I read 21 books in 2015. After looking back, it's very fantasy heavy. Here's the genre breakdown:
- 11 fantasy, with probably 7 of those fitting in the epic category
- 5 science fiction
- 1 supernatural
- 1 western
- 1 steampunk
- 1 nonfiction
- 1 classic literature
I usually read more than 1 nonfiction book in a year, but not in 2015.
Though I read many very good books and only disliked two, four broke through as truly excellent and make my list of my all-time favorites. I discuss two of those here.
The Name of the Wind and The Wise Man's Fear by Patrick Rothfuss
In October 2014, I attended the Writing Excuses Retreat. Most of the participants were fellow fantasy fans, and we often discussed our favorite books. One that came up often as a recent favorite was The Name of the Wind by Patrick Rothfuss. It came up too often for me to ignore.
So started it in in early 2015 and finished several weeks later. I was blown away by the writing, the most beautiful fantasy prose I'd read in a long time. Within a few chapters, I began wondering if this work would become one of my favorite books., and if Rothfuss would join Tolkien, C.S. Lewis, Brandon Sanderson, Robert Jordan and Madeleine L'Engle as my favorite authors in the genre.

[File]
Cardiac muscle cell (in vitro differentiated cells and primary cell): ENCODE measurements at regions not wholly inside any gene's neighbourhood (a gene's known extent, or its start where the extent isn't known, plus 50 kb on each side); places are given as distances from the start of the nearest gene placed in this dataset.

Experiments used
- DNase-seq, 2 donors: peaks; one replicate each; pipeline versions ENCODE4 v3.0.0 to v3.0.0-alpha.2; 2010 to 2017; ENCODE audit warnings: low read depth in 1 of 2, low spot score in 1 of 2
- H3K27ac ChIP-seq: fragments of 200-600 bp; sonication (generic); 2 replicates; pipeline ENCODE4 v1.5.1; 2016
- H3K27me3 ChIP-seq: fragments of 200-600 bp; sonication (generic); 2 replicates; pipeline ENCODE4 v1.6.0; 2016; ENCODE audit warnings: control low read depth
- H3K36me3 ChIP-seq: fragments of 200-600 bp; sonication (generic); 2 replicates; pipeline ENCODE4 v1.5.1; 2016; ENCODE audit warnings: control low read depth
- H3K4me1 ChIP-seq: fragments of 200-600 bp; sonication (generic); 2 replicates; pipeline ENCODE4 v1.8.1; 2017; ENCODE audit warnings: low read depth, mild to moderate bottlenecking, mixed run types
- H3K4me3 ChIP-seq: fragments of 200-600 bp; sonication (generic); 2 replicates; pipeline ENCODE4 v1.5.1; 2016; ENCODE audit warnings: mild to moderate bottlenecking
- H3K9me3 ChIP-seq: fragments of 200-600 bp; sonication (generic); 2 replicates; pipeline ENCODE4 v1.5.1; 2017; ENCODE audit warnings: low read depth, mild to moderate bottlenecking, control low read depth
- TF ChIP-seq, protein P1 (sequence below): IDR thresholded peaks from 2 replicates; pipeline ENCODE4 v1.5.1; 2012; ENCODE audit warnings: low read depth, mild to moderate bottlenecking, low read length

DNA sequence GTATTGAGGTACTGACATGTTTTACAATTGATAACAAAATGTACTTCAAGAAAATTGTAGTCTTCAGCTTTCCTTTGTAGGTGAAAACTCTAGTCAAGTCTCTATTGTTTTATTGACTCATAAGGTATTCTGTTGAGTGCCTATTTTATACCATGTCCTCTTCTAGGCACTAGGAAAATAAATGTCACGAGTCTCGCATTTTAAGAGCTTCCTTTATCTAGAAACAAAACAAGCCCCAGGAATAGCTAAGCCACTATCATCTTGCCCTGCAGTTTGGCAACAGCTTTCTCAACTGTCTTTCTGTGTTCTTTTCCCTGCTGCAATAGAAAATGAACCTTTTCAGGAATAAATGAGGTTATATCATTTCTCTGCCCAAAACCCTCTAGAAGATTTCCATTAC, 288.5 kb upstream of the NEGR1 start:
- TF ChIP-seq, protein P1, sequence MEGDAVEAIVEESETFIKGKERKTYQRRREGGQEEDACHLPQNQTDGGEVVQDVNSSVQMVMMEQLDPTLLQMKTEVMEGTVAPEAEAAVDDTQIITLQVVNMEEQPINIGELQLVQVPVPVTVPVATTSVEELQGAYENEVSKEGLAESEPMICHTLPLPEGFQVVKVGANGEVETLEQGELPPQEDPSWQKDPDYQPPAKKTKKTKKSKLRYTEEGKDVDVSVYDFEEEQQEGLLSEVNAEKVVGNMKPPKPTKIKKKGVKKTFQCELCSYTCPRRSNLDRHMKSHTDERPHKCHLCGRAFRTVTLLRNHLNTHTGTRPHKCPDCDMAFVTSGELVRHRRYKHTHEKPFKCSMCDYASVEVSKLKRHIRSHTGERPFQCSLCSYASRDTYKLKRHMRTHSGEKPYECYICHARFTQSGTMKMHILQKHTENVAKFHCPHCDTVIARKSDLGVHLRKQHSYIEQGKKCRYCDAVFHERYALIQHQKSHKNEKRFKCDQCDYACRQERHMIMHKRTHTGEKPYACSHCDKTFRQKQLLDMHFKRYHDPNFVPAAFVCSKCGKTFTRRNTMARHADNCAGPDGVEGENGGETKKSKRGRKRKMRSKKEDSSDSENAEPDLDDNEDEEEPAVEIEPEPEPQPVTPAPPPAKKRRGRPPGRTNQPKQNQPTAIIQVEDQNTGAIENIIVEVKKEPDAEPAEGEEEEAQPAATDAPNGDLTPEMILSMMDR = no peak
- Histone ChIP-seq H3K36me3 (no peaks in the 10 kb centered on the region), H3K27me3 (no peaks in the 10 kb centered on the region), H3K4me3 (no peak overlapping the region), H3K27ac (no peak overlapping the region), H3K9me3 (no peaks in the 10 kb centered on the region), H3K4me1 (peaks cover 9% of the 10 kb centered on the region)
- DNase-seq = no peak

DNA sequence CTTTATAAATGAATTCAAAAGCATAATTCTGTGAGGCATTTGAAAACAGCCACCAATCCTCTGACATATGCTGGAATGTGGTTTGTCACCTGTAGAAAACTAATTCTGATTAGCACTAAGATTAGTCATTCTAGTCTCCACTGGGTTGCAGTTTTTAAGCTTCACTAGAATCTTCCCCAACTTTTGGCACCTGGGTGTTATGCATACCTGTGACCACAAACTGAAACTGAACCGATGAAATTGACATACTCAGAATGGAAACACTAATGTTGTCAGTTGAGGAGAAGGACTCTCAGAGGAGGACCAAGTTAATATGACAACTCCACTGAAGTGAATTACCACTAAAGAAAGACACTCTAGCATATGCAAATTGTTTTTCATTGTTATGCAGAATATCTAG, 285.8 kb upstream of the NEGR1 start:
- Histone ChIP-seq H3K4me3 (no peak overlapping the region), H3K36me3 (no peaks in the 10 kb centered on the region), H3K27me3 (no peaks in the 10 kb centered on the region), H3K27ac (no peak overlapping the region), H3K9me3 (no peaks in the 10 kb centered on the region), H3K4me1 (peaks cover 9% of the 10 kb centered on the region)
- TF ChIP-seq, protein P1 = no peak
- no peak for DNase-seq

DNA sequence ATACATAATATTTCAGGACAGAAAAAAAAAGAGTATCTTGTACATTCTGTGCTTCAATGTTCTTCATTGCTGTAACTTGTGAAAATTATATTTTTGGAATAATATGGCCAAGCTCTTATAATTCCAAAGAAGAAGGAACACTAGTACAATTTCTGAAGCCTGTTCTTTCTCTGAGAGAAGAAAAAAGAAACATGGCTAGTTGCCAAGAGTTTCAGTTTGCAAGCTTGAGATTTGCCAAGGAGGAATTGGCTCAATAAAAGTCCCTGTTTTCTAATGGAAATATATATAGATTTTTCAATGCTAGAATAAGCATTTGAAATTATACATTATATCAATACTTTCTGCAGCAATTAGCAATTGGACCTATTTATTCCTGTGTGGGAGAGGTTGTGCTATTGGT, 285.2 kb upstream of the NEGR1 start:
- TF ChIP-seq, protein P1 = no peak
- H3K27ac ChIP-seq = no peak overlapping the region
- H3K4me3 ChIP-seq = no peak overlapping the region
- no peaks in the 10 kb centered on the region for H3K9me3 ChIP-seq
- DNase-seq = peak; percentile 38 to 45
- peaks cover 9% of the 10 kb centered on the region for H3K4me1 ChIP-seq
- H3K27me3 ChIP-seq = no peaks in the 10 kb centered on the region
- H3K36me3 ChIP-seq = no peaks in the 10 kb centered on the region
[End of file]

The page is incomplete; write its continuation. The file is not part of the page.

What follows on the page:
Though the writing is fantastic and the story is thrilling, what sets The Name of the Wind and The Wise Man's Fear apart from other excellent fantasy tales is how enraptured I was by the book's main character, Kvothe. I feel like I know him, and he's joined my favorite fictional characters of all time, like Ebeneezer Scrooge, Jack Ryan, Egwene Al'Vere, Kaladin, Harry Potter, Vin, Meg Murry,and more.
I'd heard the second book had been a letdown for some, so I delayed reading that until July, but found it similarly awesome. Sure, it didn't contain the same mystery and wonder as the first book in a series often does, but it quickly became one of my favorite books as well. Two hundred pages in the plot had hardly moved, yet I was absolutely engaged. If that's not a wonderful endorsement, I don't know what is.
As a writer, I learned a lot from his books. He does many things editors and agents would advise against: a lot of it is set in a school (often used trope) and the entire series is a flashback, to name two. But, I would guess instinctively, Rothfuss knows how a story works, knows that a great character pulls you farther than anything else. If someday I write a novel 25% as good as The Name of the Wind, I will consider my writing life a massive success.
The list of things I didn't like was very short. The Wise Man's Fear stalled a little for me in the middle, as I think Rothfuss had his 'Tom Bombadil' moment with Kvothe's dalliance with the Fae Felurian. It was highly sexual and it added almost nothing for me personally, though it did aid some in character development. But I feel like Rothfuss could have plucked that out and the story would have been fine.
If you love great writing and great characters and you haven't read these books, do it. Both engrossed me as few books can, and I hope to follow Rothfuss' red-headed protagonist through many more adventures in the future.